24. Coming to the second contention, it is to be noticed that the grounds were communicated to the petitioner on October 9, 1978. After some correspondence about petitioner's demand for copies his representation dated November 22, 1978, which was submitted by him on December 6, 1978, reached the Government, Home Department on December 12, 1978. On a perusal of the representation, it is clear that the main grievance of the petitioner was that his right to make an effective representation as envisaged by Article 22(5) of the Constitution has been denied by with holding copies of statements on which the grounds of detention served on him were founded. It is no doubt true that at the same time he contended that the grounds of detention were false and concocted and that the statements were extorted by threats, promises and inducements. Thus apart from a general allegation that the statements were not voluntarily made by him and the witnesses, no specific defence was made out. If we were to uphold the petitioner's contention about the detention. But in this case, the petitioner approached the Court within a few days after the receipt of representation ventilating his grievance about alleged violation of his right to be furnished with copies of statements by filling a writ petition. On this petition, ruled nisi was issued on December 21, 1978. The principal grievance made in petition is about the failure to supply of copies of statements which according to the petitioner violated his fundamental right under Article 22(5). It appears that a reply was sent by the Government to the representation which contained the petitioner's main grievance regarding his right to get copies, on December 22, 1978, informing him that the issue regarding the supply of copies of relevant documents was under consideration of the Government. Having regard to the sequences of events narrated above and the pendency of this petition and the nature of the representation made by the petitioner to the Government, we do not see any reason to reject the explanation in the affidavit of Shri R.S. Dixit for not independently considering the petitioner's representation. He has explained as same contentions were raised by the petitioner in this petition and the matter was subjudice, no further action was taken on his representation. Having regard to the facts and circumstances of the case, the explanation seems to be just and reasonable. It is further to be noticed that the representation was considered by the Advisory Board after hearing. The petitioner on Dec. 19, 1978 and its report dated Dec. 21, 1978, was received by the Government on 22, 1978. On that very day, the Government confirmed the order of detention as contemplated by section 8(f) of the Act.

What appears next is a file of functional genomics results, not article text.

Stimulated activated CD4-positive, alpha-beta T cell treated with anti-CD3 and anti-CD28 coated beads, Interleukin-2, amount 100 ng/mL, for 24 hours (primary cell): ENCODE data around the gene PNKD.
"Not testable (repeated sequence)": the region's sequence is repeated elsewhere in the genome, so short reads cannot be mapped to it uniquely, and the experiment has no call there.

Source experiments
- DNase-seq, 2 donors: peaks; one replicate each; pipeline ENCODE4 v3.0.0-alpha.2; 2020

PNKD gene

25. We must mention that in the main petition there is no averment regarding any consideration of the representation made by the petitioner, nor is there any avernment that delay in considering the same. It is only in the rejoinder that such a grievance has been made by the petitioner for the first time. There is yet another aspect of the matter which needs to be mentioned. The representation made by the petitioner is a composite one, viz., his allegations that the grounds are false and concocted and secondly, he could not make any effective representation in the absence of copies of the statements and documents. It is not possible to segregate the two parts of the representation and decide only the first part as contended by Mr. Merchant. The question of supply of copies had to be considered and in view of the fact that the petition had been filed in this Court, the Government was justified in not deciding the question and awaiting the decisions of the Court. As held by us above, the petitioner was not entitled to claim copies of the statements and documents as of right as undisputedly the grounds conveyed to him were not vague and contained the basic facts and materials on which the order of detention was based. In view of the peculiar facts of this case and the pendency of this petition in which he raised the same question of his right to get copies to enable him to make the representation, it cannot be said that the Government has delivered with held the consideration of the representation. As the consideration of the representation by the Government necessarily involved determination of the right of the petitioner to get copies of statements, we do not think that the delay is reasonable or unexplained.